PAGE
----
[cut to one of the female librarians (red hair, sunglasses, orange and yellow sundress with matching kerchief tied over her head) reading from Ann Herbert Scott's book "Sam" to a group of children gathered around her]
FEMALE LIBRARIAN 2: [in voice over] "Sam wanted to play. Everyone in his house was busy, and nobody wanted to play with him. Sam walked in the kitchen, where his mother was peeling apples for a pie, and he picked up a knife off the table. 'Sam, don't you touch that knife!' ... "
[cut to more shots of children sitting on the ground and reading books]
FEMALE LIBRARIAN 1: [in voice over] We'll sign you up if you don't have a card, then you may borrow two books today.
[cut to some adults looking over the book racks]
FEMALE PATRON 2: [in voice over] My grandson wants some baseball books.
FEMALE LIBRARIAN 1: [in voice over] We only put out a sampling, there are other things inside. So if there's something particular that you don't see--
FEMALE PATRON 3: [in voice over] Okay.
FEMALE LIBRARIAN 1: [in voice over] Let us know and we'll be glad to check and see if we have it.
FEMALE PATRON 3: [in voice over] Thank you.
[cut to more adults browsing the books]
FEMALE PATRON 4: [in voice over] And you get books, all types ... Very interesting.
FEMALE PATRON 5: [in voice over] I was reading about Malcolm X here awhile back. Uh, he was quite a man, wasn't he?
[cut to more adults looking over the books]
MALE LIBRARIAN: [in voice over] Fix you up with a library card, okay?
MALE PATRON 1: [in voice over] Right!
FEMALE LIBRARIAN 2: [in voice over] October Second, so as long as you return it by October Second, it will be free. And you can pick up your card if you wait about two weeks.
[cut to more adults standing near the bookmobile]
MALE PATRON 2: [in voice over] I think it's a very good idea!
MALE PATRON 3: [in voice over] Book on Booker T. Washington?
FEMALE LIBRARIAN 2: [in voice over] I'm sure we do.
[cut to the male librarian (brown hair, thick glasses, white shirt, black pants, tie) speaking with a man in front of the bookmobile]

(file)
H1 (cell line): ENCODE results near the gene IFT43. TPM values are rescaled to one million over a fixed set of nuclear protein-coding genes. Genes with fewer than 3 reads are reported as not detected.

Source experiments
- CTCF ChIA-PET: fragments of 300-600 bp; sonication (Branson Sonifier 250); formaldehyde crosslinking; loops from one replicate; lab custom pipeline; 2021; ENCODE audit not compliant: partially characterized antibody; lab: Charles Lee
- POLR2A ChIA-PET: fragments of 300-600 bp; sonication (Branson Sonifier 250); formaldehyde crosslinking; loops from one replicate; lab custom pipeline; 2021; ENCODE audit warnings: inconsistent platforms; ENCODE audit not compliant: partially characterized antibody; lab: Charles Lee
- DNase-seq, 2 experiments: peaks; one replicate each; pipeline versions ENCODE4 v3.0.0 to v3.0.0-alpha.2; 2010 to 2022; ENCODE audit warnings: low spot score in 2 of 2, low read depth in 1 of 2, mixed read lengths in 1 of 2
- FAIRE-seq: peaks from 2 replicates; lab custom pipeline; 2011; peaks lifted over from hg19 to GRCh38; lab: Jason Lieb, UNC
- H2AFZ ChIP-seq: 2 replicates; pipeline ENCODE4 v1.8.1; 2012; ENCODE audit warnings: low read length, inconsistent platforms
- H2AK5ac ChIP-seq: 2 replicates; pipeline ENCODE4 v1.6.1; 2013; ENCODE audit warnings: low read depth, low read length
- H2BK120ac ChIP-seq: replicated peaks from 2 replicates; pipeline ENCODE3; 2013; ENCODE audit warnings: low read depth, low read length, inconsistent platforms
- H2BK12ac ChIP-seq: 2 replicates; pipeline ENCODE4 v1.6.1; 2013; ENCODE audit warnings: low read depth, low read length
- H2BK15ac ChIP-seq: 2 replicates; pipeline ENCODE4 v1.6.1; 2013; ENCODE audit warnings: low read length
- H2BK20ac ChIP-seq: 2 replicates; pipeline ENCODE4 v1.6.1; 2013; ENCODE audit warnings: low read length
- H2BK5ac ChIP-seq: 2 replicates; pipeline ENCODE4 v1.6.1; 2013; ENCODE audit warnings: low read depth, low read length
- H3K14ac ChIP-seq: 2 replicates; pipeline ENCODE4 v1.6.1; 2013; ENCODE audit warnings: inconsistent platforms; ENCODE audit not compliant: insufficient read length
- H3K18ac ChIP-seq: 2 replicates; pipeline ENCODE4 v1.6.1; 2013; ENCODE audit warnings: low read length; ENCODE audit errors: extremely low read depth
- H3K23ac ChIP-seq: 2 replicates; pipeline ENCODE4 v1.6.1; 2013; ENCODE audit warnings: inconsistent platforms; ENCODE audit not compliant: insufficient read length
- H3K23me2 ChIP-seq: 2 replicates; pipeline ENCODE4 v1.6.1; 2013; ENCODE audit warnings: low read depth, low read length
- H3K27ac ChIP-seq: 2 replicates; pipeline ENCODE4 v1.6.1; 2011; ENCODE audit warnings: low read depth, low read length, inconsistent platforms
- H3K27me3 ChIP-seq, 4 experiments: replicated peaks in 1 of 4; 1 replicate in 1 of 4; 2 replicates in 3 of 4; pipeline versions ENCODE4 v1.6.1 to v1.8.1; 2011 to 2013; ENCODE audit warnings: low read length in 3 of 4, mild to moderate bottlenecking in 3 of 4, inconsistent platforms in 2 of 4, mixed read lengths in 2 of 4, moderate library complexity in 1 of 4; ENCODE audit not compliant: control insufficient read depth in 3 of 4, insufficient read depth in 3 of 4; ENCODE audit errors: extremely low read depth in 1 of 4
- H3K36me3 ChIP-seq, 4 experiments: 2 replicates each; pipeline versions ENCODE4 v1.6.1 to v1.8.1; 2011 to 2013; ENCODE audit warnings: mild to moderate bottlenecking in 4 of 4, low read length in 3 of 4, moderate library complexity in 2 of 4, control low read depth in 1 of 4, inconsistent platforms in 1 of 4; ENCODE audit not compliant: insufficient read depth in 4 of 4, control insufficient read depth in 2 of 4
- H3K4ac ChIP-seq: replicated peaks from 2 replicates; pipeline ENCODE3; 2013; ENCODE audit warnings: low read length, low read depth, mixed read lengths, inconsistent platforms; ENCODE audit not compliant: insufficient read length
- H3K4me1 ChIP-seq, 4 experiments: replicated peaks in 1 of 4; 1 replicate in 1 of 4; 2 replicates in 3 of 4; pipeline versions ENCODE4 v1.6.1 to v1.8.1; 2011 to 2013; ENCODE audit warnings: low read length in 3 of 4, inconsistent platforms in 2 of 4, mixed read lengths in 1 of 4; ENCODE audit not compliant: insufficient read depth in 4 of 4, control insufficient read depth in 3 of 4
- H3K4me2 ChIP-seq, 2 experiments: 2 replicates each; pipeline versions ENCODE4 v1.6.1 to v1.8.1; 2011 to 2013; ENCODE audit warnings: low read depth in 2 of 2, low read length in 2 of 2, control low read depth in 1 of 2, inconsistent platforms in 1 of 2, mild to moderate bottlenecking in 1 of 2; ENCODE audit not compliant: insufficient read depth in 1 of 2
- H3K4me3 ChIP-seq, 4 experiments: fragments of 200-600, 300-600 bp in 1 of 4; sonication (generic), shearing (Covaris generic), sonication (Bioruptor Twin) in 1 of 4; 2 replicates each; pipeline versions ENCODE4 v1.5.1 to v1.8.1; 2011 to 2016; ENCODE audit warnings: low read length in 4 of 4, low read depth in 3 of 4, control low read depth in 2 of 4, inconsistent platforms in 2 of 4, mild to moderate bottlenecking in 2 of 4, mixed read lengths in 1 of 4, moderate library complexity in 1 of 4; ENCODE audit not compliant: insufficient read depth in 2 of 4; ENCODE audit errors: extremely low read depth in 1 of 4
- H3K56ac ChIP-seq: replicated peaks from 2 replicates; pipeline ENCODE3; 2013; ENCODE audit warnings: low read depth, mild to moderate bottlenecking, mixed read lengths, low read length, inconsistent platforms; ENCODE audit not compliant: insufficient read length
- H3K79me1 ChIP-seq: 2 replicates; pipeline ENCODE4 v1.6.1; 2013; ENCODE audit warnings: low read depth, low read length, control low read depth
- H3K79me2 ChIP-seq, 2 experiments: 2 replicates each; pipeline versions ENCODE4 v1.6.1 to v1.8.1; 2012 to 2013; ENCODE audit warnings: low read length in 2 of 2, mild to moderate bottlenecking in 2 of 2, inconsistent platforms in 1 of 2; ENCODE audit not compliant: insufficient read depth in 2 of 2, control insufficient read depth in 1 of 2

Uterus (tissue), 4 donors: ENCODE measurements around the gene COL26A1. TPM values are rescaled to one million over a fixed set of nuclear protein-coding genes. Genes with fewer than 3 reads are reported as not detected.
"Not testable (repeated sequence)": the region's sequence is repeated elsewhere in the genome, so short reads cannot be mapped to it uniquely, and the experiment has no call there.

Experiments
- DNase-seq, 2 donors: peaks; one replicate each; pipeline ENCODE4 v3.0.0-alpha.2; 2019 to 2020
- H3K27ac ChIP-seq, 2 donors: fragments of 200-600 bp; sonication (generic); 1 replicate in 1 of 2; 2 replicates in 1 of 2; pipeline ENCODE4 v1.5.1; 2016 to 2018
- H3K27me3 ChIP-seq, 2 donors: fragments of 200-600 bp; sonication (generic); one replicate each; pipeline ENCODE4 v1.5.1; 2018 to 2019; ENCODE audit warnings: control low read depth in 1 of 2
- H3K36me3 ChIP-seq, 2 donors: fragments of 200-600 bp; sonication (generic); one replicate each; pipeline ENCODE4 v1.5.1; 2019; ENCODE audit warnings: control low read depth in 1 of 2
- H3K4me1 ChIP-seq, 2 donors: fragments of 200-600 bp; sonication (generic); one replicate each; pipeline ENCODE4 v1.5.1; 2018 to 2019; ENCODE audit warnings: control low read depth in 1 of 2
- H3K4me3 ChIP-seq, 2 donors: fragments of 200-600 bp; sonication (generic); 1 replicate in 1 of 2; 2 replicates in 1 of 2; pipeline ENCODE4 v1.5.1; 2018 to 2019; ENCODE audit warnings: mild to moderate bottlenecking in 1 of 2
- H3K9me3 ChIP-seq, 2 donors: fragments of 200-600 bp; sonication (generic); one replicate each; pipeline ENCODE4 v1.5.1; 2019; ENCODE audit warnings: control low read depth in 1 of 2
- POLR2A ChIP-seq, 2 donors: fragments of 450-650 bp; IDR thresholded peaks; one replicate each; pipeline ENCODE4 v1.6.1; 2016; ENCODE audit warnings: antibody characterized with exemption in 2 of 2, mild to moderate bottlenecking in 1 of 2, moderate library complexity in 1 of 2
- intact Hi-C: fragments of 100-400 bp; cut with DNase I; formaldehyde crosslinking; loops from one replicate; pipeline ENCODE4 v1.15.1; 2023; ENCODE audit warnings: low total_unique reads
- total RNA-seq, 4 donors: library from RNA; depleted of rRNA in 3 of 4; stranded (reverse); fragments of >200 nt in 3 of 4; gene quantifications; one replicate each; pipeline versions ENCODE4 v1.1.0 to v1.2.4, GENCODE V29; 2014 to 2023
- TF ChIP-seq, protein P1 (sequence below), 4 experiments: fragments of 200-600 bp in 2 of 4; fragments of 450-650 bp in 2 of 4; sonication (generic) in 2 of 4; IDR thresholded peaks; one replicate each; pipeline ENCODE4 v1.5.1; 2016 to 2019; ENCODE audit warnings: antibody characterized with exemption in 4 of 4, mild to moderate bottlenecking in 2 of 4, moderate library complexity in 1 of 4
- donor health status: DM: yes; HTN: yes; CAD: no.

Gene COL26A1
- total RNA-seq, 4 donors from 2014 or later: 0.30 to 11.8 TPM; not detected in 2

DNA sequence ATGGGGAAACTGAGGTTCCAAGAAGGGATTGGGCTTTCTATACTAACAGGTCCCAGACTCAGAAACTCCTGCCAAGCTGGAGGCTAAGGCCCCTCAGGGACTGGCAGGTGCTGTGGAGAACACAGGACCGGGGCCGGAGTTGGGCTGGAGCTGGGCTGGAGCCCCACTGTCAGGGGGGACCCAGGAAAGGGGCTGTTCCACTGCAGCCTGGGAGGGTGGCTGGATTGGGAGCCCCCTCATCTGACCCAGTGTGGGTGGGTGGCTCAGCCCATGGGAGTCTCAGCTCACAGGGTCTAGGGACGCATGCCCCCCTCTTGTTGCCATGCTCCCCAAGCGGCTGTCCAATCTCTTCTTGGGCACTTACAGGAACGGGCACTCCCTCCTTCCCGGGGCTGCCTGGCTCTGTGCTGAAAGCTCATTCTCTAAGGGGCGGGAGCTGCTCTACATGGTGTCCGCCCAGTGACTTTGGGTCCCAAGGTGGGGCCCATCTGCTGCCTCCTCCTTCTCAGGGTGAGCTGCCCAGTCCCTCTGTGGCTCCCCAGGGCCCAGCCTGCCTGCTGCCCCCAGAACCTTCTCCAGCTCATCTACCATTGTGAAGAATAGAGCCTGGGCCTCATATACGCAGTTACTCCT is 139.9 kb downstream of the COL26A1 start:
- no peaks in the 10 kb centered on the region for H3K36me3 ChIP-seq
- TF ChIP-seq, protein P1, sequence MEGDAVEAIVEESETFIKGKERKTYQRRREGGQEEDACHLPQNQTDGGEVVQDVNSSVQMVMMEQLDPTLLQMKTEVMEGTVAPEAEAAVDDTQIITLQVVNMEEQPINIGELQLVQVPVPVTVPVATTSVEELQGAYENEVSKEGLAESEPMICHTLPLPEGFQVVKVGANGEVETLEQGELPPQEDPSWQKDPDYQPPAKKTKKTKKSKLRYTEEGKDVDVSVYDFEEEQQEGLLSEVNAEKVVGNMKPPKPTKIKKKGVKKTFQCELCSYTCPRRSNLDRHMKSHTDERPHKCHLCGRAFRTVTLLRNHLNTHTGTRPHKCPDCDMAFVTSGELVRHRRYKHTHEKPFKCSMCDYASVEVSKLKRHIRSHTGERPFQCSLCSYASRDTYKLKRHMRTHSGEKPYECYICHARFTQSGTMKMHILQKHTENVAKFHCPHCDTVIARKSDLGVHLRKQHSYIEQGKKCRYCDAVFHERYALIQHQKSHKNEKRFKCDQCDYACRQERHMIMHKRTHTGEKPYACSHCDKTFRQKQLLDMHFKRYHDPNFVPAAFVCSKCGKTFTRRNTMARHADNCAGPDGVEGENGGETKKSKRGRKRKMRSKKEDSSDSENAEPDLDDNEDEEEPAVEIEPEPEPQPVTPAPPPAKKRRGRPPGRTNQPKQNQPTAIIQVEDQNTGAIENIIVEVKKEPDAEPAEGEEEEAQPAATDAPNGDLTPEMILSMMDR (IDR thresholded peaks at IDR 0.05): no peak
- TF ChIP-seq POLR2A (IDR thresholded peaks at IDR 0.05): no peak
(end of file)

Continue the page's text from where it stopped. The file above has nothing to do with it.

FEMALE LIBRARIAN 1: [in voice over] You go to the library to return these, and pick up your card.
[cut to more adults standing around the bookmobile]
FEMALE LIBRARIAN 2: [in voice over] Do you know where your nearest library is?
MALE PATRON 4: [in voice over] No, I don't know.
FEMALE PATRON 6: [in voice over] I don't either, I'm right--
MALE PATRON 4: [in voice over] I've lived about six years around here.
[cut to more adults walking around the bookmobile]
MALE LIBRARIAN: [in voice over] What's your name and address, dear?
YOUNG GIRL: [in voice over] George.
MALE LIBRARIAN: [in voice over] George, is that your first name?
YOUNG GIRL: [in voice over] Anna.
MALE LIBRARIAN: [in voice over] Uh, have you had a library card before?
YOUNG GIRL: [in voice over] Yes.
[cut to more people holding books outside of the bookmobile]
FEMALE LIBRARIAN 2: [in voice over] We hope that this will be one means of making young people realize the necessity of staying in school ... and for, y'know, carrying on the process of self-education, which can be done through library use.
[cut to another female librarian (curly hair, yellow and red striped shirt) reading from Beatrice Schenk De Regniers' "May I Bring a Friend?" to a group of children]
FEMALE LIBRARIAN 1: [in voice over] "And he said weeee!"
[cut to more shots of the children listening and laughing]
FEMALE LIBRARIAN 1: [in voice over] "When he told the king, he said, 'My dear, any friend of our friend is welcome here' ... "
Music and Sound
Peter J. Heer
Taking it to the Streets: Bookmobiles and Brooklyn
Jun 29, 2011 11:54 AM
It is a happy day for public libraries across the city! Another nerve-wracking round of budget negotiations has come to a close, with the city of New York restoring record amounts of funding to the New York Public Library, Queens Public Library, and our very own Brooklyn Public Library. After months of tireless advocacy efforts by library staff and supporters, this celebratory moment seems an opportune time to put our feet up, munch on some popcorn, and think back on the good work we do here. Roll the clip!
This film, Who Grows in Brooklyn, is part of the Brooklyn Collection's 16mm film collection, which was in recent years transferred to DVD format for preservation. All the films are available for viewing in the Brooklyn Collection, and, not surprisingly, cover a range of topics relating to our borough, from a tutorial on the quintessential Brooklyn bagel to a neighborhood's homage to one of its most famous residents, Barbra Streisand.